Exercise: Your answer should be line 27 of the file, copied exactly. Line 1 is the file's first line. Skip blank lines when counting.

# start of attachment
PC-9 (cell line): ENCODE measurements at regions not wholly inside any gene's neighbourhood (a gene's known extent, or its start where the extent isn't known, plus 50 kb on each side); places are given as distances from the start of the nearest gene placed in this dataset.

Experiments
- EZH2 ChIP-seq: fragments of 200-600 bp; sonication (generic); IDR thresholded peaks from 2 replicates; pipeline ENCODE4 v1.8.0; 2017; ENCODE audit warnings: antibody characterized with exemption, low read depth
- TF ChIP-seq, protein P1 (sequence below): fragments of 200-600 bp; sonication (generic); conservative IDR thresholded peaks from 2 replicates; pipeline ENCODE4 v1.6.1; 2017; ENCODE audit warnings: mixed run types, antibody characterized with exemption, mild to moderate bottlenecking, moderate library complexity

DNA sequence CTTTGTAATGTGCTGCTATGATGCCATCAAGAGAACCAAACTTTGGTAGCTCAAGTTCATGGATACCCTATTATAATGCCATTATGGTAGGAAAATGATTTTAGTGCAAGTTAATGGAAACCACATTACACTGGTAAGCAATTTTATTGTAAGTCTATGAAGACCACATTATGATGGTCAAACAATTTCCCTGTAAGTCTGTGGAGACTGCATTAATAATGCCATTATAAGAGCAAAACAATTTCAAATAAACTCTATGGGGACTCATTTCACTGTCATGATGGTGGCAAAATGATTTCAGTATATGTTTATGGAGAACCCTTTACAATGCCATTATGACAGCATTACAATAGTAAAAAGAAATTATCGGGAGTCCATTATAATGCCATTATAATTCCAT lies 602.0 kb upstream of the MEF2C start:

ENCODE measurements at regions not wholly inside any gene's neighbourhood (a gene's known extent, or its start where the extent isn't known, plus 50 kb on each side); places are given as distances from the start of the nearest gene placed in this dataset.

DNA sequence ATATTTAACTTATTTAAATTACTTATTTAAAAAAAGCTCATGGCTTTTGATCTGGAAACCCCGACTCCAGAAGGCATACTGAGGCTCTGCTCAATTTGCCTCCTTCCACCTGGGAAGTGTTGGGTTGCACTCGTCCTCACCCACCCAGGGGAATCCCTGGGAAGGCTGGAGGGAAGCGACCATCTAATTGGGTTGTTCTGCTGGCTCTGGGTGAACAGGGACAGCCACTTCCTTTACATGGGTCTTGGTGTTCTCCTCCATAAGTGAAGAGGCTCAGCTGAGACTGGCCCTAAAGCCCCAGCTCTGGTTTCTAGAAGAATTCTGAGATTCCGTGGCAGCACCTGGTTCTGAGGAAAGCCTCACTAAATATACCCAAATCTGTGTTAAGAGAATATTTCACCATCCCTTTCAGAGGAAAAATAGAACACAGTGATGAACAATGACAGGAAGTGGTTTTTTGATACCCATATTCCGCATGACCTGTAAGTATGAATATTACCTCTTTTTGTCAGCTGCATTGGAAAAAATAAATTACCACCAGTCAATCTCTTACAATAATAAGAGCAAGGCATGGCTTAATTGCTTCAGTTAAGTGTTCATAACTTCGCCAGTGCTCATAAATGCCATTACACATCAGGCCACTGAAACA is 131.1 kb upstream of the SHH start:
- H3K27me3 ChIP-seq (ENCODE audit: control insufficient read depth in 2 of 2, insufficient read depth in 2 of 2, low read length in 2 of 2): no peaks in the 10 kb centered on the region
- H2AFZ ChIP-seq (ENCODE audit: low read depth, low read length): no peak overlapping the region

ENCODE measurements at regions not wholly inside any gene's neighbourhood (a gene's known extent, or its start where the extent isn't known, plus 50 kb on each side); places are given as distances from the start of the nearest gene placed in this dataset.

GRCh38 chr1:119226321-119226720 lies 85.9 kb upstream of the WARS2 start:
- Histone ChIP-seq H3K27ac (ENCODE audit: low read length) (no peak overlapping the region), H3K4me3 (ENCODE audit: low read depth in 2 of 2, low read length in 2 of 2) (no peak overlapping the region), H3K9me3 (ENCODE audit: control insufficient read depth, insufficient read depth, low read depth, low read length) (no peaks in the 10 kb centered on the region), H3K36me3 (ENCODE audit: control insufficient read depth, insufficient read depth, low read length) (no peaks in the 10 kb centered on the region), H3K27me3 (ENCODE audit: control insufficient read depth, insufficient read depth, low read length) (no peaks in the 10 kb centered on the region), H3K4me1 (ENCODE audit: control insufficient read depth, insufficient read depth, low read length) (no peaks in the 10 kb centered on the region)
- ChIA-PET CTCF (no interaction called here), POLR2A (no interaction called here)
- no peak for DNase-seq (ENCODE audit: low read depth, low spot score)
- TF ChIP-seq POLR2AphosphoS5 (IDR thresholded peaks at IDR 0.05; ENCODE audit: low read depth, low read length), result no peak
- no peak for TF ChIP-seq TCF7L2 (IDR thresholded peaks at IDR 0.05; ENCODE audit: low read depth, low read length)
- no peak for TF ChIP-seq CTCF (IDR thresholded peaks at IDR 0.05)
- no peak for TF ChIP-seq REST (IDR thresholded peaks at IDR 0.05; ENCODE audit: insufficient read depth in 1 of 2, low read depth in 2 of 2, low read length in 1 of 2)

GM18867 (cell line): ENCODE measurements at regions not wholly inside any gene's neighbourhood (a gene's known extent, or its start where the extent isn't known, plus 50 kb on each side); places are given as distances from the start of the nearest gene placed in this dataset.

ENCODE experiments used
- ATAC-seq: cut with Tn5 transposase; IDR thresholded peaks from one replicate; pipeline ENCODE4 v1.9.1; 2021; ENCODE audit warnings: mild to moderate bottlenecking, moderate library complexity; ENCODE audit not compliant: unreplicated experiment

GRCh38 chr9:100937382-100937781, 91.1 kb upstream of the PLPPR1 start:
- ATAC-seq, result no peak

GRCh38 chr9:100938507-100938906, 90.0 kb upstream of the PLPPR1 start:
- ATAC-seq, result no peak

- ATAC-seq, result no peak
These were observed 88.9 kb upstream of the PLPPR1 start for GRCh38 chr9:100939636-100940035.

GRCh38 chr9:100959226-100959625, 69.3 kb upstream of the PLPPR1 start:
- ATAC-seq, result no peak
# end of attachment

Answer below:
These were observed 88.9 kb upstream of the PLPPR1 start for GRCh38 chr9:100939636-100940035.